Communicating is something we are all hard-wired to do
from birth. Even as a newborn we communicate our needs, desires and discomforts.
For example, a baby may cry out when they are cold or hungry, and coo when they
are content. As we grow our ability to communicate becomes a lot more complex,
and we can refine it in to a valuable skill. Improving how we communicate is
important, because it becomes crucial in succeeding professionally.
Communication is an exchange between two or more people, and to be done correctly,
it requires those involved to actively participate. Giving your attention,
listening, analyzing what is said, and providing a response are the basic
elements in any conversation. However, this process can vary based on your environment.
While it may be acceptable to do the dishes while chatting with your
significant other at home, in a professional setting you should be focused on
the person you are speaking with. It’s also important to note that
communication can occur verbally or nonverbally through emails, messages, and
letters, and these each require their own criteria to be effective. Appropriate
use of communication establishes a foundation of respect, and insures information
is delivered and understood as intended.
Communication barriers affect this process. For example,
if you are on the phone while typing an email, how easy do you think it would be
to not hear something important the person on the phone said? Would you find it
rude if someone had to keep asking you to repeat things? Doing two or more
tasks at once doesn’t let you focus on them like you could if you did them individually.
In fact, distraction is one of the most common communication barriers, and multi-tasking
isn’t the only way to be distracted. Internal and external feelings can
distract you as well, such as being angry with a friend, or feeling hot because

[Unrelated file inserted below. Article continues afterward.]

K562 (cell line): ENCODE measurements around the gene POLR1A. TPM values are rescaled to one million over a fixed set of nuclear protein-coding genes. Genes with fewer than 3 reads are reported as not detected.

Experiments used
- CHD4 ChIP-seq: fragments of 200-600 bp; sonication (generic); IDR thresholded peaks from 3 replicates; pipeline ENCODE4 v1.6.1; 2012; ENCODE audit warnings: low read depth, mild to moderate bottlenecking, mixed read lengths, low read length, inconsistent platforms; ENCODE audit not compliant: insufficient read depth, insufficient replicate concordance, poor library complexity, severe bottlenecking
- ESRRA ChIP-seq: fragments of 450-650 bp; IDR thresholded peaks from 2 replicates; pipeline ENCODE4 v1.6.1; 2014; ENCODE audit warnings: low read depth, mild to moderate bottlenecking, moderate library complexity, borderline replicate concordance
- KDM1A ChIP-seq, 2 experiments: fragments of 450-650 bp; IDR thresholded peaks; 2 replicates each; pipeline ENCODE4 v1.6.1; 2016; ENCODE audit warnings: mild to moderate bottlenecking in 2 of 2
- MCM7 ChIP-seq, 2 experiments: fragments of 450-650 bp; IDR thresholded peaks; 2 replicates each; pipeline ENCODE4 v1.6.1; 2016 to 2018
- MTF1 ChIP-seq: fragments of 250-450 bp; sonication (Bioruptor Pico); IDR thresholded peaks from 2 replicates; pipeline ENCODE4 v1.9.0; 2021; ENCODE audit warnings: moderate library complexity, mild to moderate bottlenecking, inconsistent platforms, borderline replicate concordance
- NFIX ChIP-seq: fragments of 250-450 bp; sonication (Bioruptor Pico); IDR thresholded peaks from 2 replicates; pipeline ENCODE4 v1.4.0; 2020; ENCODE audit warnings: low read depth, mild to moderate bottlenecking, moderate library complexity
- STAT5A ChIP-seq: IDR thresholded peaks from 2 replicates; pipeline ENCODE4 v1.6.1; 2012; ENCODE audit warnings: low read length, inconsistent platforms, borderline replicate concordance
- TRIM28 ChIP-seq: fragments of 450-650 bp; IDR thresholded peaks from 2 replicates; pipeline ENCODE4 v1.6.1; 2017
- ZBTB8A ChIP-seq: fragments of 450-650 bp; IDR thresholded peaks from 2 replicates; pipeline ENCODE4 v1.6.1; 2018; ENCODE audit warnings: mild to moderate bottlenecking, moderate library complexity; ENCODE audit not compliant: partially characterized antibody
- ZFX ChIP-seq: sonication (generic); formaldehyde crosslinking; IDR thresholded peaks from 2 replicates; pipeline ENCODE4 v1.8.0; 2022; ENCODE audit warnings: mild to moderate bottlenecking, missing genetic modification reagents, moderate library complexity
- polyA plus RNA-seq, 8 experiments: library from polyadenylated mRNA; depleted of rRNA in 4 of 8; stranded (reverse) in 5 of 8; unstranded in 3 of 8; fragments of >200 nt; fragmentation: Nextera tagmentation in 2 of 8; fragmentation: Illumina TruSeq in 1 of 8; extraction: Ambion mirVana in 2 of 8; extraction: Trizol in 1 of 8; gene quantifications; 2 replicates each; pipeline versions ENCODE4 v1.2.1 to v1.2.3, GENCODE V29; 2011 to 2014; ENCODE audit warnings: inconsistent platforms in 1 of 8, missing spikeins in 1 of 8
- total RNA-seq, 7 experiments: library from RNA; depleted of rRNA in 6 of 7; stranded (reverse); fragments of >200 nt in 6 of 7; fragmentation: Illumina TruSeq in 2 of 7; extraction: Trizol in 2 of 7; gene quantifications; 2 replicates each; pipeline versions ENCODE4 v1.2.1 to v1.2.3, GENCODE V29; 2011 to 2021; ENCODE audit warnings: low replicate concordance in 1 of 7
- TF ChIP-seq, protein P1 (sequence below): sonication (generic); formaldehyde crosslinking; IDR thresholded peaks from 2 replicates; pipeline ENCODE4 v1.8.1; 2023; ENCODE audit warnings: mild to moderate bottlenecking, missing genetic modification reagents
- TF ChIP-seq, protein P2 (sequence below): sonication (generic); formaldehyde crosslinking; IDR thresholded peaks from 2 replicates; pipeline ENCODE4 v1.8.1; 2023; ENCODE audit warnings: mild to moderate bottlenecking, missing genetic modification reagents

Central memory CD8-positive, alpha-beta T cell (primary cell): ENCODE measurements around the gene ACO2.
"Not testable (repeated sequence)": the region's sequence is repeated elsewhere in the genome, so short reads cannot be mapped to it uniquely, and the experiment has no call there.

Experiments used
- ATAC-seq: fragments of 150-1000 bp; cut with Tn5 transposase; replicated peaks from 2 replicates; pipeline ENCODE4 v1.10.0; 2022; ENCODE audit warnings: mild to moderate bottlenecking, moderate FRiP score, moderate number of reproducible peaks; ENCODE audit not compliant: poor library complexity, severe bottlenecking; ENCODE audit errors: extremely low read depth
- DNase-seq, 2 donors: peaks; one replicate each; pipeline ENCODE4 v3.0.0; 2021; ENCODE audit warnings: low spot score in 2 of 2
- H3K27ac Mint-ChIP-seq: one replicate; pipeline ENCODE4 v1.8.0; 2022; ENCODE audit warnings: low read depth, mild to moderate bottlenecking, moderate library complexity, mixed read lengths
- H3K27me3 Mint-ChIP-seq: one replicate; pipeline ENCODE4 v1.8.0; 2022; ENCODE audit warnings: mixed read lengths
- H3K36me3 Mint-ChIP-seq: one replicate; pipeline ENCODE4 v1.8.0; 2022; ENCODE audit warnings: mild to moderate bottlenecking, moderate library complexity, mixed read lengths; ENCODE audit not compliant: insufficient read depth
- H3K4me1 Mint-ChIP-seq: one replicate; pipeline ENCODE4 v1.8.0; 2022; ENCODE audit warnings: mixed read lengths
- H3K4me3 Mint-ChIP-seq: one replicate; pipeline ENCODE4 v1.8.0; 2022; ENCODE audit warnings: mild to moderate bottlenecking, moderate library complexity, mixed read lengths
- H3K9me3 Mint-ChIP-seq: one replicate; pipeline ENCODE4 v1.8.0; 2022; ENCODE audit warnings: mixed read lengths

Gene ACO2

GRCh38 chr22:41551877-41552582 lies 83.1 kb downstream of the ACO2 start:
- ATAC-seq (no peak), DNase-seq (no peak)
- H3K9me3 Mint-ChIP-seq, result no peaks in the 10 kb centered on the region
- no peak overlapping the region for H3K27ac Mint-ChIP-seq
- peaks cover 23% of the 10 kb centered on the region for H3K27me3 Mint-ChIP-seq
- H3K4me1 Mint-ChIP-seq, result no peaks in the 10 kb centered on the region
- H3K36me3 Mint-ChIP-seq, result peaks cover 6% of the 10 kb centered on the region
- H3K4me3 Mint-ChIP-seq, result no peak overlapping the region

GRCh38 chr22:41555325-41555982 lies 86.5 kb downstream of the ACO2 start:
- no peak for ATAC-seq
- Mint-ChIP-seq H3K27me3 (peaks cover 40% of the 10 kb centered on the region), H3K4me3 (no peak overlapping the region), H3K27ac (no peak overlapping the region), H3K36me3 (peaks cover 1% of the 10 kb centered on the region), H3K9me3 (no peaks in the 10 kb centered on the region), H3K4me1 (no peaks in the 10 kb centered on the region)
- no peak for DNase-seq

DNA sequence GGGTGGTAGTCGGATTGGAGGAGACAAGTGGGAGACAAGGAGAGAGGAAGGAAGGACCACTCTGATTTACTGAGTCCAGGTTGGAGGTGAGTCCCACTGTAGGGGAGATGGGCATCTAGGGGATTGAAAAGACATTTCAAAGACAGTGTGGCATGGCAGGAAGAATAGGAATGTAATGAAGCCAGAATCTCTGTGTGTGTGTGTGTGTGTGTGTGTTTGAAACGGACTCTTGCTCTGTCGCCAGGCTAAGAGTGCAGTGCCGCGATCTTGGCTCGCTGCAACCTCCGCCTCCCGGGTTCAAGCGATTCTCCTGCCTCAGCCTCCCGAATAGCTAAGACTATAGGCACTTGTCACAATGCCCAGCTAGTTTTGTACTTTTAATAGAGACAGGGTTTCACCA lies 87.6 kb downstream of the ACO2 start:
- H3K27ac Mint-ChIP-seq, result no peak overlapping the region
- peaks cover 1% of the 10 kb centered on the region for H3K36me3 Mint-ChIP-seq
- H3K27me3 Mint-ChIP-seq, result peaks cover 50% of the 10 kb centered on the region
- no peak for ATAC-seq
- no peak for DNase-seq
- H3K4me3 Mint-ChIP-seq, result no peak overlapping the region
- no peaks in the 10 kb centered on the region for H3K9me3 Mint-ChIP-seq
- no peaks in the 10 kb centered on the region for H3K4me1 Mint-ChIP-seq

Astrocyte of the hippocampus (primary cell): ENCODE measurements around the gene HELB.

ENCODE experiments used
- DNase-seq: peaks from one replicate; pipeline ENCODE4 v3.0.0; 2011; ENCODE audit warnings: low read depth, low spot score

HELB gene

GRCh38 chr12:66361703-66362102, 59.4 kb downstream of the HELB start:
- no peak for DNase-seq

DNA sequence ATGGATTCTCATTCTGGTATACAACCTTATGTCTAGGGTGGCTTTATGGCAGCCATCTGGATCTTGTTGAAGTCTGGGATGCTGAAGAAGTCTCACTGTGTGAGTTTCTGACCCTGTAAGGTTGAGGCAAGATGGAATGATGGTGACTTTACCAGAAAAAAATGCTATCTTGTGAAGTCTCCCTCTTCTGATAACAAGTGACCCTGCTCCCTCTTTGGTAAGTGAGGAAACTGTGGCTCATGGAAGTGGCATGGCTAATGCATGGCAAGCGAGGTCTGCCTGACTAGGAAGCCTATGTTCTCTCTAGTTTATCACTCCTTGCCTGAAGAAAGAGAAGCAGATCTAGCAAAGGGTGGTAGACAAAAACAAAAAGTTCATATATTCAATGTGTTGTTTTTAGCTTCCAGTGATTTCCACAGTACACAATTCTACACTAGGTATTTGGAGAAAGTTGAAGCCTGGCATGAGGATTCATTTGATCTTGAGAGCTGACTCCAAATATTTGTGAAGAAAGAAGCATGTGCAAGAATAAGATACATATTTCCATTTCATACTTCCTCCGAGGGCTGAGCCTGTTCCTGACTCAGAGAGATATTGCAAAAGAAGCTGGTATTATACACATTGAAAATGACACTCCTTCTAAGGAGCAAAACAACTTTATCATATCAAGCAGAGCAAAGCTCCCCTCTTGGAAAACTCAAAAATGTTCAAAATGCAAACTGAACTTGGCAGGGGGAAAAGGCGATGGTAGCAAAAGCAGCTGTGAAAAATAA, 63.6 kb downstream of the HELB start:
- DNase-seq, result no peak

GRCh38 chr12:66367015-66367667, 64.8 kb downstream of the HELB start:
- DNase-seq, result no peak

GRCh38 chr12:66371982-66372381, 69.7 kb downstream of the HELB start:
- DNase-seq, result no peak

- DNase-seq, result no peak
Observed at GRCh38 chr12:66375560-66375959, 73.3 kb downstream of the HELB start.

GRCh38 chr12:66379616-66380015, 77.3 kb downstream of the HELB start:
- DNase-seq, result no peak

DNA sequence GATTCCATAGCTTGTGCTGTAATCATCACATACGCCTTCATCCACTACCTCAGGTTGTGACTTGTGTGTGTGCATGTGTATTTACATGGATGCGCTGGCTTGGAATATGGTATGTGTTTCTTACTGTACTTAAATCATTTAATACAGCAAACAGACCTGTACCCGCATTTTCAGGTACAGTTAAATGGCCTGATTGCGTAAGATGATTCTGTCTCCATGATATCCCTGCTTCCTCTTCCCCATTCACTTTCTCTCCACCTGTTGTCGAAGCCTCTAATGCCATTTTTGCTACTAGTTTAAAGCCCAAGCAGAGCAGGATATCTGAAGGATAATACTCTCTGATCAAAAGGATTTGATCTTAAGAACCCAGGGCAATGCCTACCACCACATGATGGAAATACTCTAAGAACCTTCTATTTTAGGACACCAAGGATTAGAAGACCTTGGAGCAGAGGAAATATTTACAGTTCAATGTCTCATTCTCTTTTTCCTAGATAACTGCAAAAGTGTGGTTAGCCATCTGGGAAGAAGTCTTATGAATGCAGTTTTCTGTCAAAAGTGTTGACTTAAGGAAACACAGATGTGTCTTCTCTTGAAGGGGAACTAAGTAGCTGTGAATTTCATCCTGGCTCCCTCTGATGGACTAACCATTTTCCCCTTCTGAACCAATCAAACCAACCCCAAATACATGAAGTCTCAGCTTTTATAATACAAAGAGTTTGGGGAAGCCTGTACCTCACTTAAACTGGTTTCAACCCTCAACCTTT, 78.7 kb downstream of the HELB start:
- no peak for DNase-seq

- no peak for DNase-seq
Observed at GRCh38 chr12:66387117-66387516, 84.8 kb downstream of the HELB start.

the air conditioning is out. I personally experienced the role distraction
plays in communication breakdown during my last monthly training weekend. During
this training I was part of a very small group assigned to do clinicals at a separate
clinic from the rest of the unit. When my group finished working for the day,
the person in charge of us gave us the meeting time for the next morning and
told us she would contact us if she heard anything different. However, she had
been distracted that day with another project she was working on, and instead
of clarifying with the people above her, she simply gave us the time on the
printed training schedule given out prior to the weekend. I would normally ask
the person who is over me outside of the clinical groups to verify any
information I was given, but one of my dear friends had just passed away a few
weeks prior, and I wasn’t performing as usual. Due to both of us being
distracted in our own ways, neither of us discovered that the meetup time for
the following morning had been changed. Unfortunately, this means we were both
late, which is a serious offence in the military.
This sort of breakdown occurs more often than we would
like it to. And while everyone should be diligent in improving their
communication, it becomes paramount when you oversee others. As a leader you should
make sure information you communicate is correct and delivered properly. An example
of this would be in my experience as a squad leader at my previous unit. Before
sending out important information that was given to me, I always made sure to
clarify that what I perceived being said was correct. After I disseminated the
information myself I required that everyone in my squad respond to confirm they
received and understood the message as well. Because of this, I never had any
issues with my soldiers being late, and they knew they could rely on me in
general. This shows that to build trust and respect you must utilize the
communication process properly. I hope that by working to improve and maintain
my communication skills I can become a better leader and continue to build
solid foundations with those around me.